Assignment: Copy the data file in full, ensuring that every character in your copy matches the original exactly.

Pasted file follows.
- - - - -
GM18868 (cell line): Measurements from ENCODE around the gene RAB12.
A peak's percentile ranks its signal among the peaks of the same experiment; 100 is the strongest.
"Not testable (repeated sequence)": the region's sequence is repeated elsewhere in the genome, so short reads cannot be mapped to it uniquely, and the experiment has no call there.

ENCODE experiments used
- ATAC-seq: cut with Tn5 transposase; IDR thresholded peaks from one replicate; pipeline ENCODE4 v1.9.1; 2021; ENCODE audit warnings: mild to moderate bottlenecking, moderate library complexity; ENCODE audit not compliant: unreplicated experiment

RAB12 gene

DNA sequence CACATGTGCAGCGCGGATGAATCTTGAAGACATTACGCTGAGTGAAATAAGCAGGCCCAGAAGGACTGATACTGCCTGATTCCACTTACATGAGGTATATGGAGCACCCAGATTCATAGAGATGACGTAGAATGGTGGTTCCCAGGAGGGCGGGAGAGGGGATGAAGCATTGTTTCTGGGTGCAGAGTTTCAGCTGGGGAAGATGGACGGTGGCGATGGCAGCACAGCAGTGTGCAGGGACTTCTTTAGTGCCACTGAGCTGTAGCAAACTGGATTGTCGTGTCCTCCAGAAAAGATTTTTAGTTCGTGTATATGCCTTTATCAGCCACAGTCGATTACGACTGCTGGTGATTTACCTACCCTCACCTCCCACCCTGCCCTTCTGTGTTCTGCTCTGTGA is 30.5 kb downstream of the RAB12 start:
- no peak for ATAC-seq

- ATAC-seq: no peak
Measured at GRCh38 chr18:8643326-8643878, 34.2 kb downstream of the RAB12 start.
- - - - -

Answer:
GM18868 (cell line): Measurements from ENCODE around the gene RAB12.
A peak's percentile ranks its signal among the peaks of the same experiment; 100 is the strongest.
"Not testable (repeated sequence)": the region's sequence is repeated elsewhere in the genome, so short reads cannot be mapped to it uniquely, and the experiment has no call there.

ENCODE experiments used
- ATAC-seq: cut with Tn5 transposase; IDR thresholded peaks from one replicate; pipeline ENCODE4 v1.9.1; 2021; ENCODE audit warnings: mild to moderate bottlenecking, moderate library complexity; ENCODE audit not compliant: unreplicated experiment

RAB12 gene

DNA sequence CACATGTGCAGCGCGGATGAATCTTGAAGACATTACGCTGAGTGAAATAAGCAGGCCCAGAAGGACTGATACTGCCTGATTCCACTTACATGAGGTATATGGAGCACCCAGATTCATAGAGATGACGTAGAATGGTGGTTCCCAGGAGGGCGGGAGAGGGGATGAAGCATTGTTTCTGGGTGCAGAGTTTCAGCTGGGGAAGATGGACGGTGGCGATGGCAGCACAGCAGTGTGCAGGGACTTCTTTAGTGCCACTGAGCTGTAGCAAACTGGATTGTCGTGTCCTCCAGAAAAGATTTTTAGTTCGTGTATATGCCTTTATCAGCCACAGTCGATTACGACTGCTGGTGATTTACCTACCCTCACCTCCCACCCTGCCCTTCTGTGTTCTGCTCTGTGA is 30.5 kb downstream of the RAB12 start:
- no peak for ATAC-seq

- ATAC-seq: no peak
Measured at GRCh38 chr18:8643326-8643878, 34.2 kb downstream of the RAB12 start.